When I am visiting a school to talk about writing I nearly always get the question “But where do you get your ideas?” I reply that although getting an idea feels almost magical at the time, I can often trace the roots of it back to something I have read in the past. Often a long time ago.
My latest book is no different. How (Not) To Make Bad Children Good is about a Guardian Agent (a bit like Guardian Angel – get it?) who comes down to Earth in order to sort out one particular naughty child, Martha, and attempt to make her good. Of course nothing goes as smoothly as he plans.
I had been wanting to write something on a Guardian Angel theme for a very long time. And when I thought about why, I suspected it had something to do with a particular book I had loved as a child, and which had featured Guardian Angels. Having published my own book, I was curious enough to dig around in the boxes of childhood books that had been stored in my parents’ attic. And finally I found it – a rather battered green hardback.
It was called Dreams and Fables and was written by C.S Woodward – a Canon and later (I discover from Wikipedia) a Bishop. It was old fashioned even when I was first reading it (published in 1929 and I promise you I am MANY decades younger). It was a collection of stories which had been broadcast as part of children’s Sunday services. All of them have (to an adult eye) an extremely obvious moral message at the core. But few of them (as I found, when I reread them) had lost the particular charm that had entranced me when a child.
There are several Guardian Angel stories in the collection. The pattern of them is this: a child goes to sleep, anticipating an exciting event the next day (starting school, going on holiday). Then their Angel appears, and despite the child’s protests, whisks them off to the shops to buy a few last minute items. But these are no ordinary purchases. They are things like Unselfishness Mixture, Cheerfulness Ointment and Obedience Tablets.
“Take one of those,” said the Angel to Arthur, “and put it in your pocket. You will find them very useful when you are told to do something you don’t much want to do. When Nurse tells you to go and wash your hands for dinner or Mother says that it’s time to go to bed, you will find that you will run along ever so much more quickly if you slip one of those little tablets into your mouth; or when Father tells you not to make quite so much noise in the house you will find an Obedience Tablet a very great help.”
Even as a child, I think I found something a little suspect about this: the prescribed remedies, and the ever-grateful child. Being good is not quite so straightforward as all that. And what if the child didn’t feel like being obedient, and cunningly left his tablets at home? On the other hand, I loved the idea of another being whom nobody else could see, and who swooped into one’s bedroom and took one off on a journey into the night. And I loved the strange items with their peculiar properties.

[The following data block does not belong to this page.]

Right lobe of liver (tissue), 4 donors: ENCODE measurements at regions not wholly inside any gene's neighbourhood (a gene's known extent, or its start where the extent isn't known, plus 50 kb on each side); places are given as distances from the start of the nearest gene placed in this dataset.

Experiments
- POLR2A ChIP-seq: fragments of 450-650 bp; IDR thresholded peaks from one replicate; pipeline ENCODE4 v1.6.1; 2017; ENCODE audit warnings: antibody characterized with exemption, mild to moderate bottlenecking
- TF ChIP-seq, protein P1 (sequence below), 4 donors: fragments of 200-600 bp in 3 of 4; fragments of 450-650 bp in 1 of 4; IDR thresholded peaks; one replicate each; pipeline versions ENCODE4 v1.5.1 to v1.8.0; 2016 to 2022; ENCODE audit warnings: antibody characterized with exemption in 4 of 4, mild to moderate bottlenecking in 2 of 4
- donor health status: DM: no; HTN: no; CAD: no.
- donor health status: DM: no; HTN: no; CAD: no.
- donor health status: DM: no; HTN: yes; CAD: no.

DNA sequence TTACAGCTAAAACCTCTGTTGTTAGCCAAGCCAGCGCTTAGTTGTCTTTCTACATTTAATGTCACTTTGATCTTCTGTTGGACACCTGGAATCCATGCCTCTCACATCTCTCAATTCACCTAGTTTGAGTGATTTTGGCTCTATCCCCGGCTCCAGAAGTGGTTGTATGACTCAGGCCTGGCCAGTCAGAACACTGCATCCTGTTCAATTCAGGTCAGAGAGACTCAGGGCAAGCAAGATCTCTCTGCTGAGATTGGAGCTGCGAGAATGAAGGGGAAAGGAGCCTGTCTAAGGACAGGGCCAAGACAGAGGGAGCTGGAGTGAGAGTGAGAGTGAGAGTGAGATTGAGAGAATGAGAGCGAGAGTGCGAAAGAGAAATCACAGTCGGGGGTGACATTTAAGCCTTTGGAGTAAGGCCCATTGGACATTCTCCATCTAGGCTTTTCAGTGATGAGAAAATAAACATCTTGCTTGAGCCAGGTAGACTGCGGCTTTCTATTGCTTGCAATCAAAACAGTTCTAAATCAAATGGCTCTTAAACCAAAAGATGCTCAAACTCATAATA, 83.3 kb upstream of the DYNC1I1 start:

So, not surprisingly, my own story has kept some of these elements. My Guardian Agent, Fred, swoops in by night and perches on the bed post. But only after he has first crash-landed on the rug. And he has a bag full of gizmos, all designed to help with his job of turning Martha into a better person. Only quite often the Interstellar Radar, or Anti-Jealousy Medicine fail to work.
And when Fred finally does succeed in making Martha think more about other people, it all misfires horribly – as when Martha generously donates her family’s prize possessions to charity.
“It was only stuff you didn’t need. You already have earrings. Why do you need more the same?”
“They are not the same!” screeched Mum.
“Still, Martha meant well,” said Dad. “It was a kind thought.”
“I knew you’d understand,” said Martha. “That was why I gave them your new computer game.”
“What!” roared Dad. "You gave them Alien Bodysnatchers 2?"
The story is poking fun not just at naughty Martha, but at the adults who tell her one thing one moment, and then come down like a ton of bricks when she puts their words into action.
And I suppose this is where I part from Dreams and Fables. I can’t write, as C.S.Woodward does, of an infallible adult authority, and I don’t want to preach at children. But that doesn’t mean I’m mocking that world either.
One of the stories in particular moved me. It concerns a child called Nancy, who is taken by her Angel to the Cenotaph. There she hears the Unknown Warrior, urging mankind to make an end to war, and is told “it depends upon you and upon all the other boys and girls like you”.
Looking at the publication date, 1929, I realise that CS Woodward had seen one World War and was likely dreading another. Who can blame him if, for children, he wanted to maintain a safer, more certain moral universe?